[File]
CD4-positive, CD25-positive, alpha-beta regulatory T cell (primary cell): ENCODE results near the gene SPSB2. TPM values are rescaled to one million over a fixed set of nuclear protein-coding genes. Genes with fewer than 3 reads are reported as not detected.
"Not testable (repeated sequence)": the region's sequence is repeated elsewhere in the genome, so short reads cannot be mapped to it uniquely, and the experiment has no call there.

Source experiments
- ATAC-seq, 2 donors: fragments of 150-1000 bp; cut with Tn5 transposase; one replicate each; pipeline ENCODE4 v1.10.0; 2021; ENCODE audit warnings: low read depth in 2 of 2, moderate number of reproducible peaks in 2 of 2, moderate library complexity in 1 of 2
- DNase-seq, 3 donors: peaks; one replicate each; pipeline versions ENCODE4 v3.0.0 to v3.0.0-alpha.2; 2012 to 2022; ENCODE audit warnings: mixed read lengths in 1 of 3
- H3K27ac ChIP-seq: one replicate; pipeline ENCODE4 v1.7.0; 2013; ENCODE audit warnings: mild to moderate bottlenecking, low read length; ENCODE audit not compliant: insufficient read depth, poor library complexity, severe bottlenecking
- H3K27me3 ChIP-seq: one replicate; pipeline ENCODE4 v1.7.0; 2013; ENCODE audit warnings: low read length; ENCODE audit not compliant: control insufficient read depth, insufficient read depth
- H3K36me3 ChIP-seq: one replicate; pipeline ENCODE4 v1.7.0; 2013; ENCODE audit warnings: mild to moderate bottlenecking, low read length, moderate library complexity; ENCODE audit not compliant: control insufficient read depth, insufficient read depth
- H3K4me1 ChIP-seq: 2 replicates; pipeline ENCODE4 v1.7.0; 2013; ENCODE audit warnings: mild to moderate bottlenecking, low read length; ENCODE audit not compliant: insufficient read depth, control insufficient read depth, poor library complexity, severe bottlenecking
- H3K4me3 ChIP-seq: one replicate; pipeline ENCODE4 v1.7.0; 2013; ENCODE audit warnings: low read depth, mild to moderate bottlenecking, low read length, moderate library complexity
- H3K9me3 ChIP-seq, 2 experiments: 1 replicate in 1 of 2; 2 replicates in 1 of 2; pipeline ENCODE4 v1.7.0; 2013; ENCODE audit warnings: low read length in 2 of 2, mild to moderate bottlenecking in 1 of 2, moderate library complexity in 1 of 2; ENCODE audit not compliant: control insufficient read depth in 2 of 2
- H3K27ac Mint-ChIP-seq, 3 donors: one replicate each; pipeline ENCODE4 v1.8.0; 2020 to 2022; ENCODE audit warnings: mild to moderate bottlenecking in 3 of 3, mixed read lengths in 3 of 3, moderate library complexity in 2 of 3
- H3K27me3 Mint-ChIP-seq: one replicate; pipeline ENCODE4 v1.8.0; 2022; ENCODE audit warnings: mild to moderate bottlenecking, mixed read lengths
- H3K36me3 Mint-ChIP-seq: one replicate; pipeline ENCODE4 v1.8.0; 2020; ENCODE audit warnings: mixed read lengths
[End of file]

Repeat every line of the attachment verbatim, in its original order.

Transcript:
CD4-positive, CD25-positive, alpha-beta regulatory T cell (primary cell): ENCODE results near the gene SPSB2. TPM values are rescaled to one million over a fixed set of nuclear protein-coding genes. Genes with fewer than 3 reads are reported as not detected.
"Not testable (repeated sequence)": the region's sequence is repeated elsewhere in the genome, so short reads cannot be mapped to it uniquely, and the experiment has no call there.

Source experiments
- ATAC-seq, 2 donors: fragments of 150-1000 bp; cut with Tn5 transposase; one replicate each; pipeline ENCODE4 v1.10.0; 2021; ENCODE audit warnings: low read depth in 2 of 2, moderate number of reproducible peaks in 2 of 2, moderate library complexity in 1 of 2
- DNase-seq, 3 donors: peaks; one replicate each; pipeline versions ENCODE4 v3.0.0 to v3.0.0-alpha.2; 2012 to 2022; ENCODE audit warnings: mixed read lengths in 1 of 3
- H3K27ac ChIP-seq: one replicate; pipeline ENCODE4 v1.7.0; 2013; ENCODE audit warnings: mild to moderate bottlenecking, low read length; ENCODE audit not compliant: insufficient read depth, poor library complexity, severe bottlenecking
- H3K27me3 ChIP-seq: one replicate; pipeline ENCODE4 v1.7.0; 2013; ENCODE audit warnings: low read length; ENCODE audit not compliant: control insufficient read depth, insufficient read depth
- H3K36me3 ChIP-seq: one replicate; pipeline ENCODE4 v1.7.0; 2013; ENCODE audit warnings: mild to moderate bottlenecking, low read length, moderate library complexity; ENCODE audit not compliant: control insufficient read depth, insufficient read depth
- H3K4me1 ChIP-seq: 2 replicates; pipeline ENCODE4 v1.7.0; 2013; ENCODE audit warnings: mild to moderate bottlenecking, low read length; ENCODE audit not compliant: insufficient read depth, control insufficient read depth, poor library complexity, severe bottlenecking
- H3K4me3 ChIP-seq: one replicate; pipeline ENCODE4 v1.7.0; 2013; ENCODE audit warnings: low read depth, mild to moderate bottlenecking, low read length, moderate library complexity
- H3K9me3 ChIP-seq, 2 experiments: 1 replicate in 1 of 2; 2 replicates in 1 of 2; pipeline ENCODE4 v1.7.0; 2013; ENCODE audit warnings: low read length in 2 of 2, mild to moderate bottlenecking in 1 of 2, moderate library complexity in 1 of 2; ENCODE audit not compliant: control insufficient read depth in 2 of 2
- H3K27ac Mint-ChIP-seq, 3 donors: one replicate each; pipeline ENCODE4 v1.8.0; 2020 to 2022; ENCODE audit warnings: mild to moderate bottlenecking in 3 of 3, mixed read lengths in 3 of 3, moderate library complexity in 2 of 3
- H3K27me3 Mint-ChIP-seq: one replicate; pipeline ENCODE4 v1.8.0; 2022; ENCODE audit warnings: mild to moderate bottlenecking, mixed read lengths
- H3K36me3 Mint-ChIP-seq: one replicate; pipeline ENCODE4 v1.8.0; 2020; ENCODE audit warnings: mixed read lengths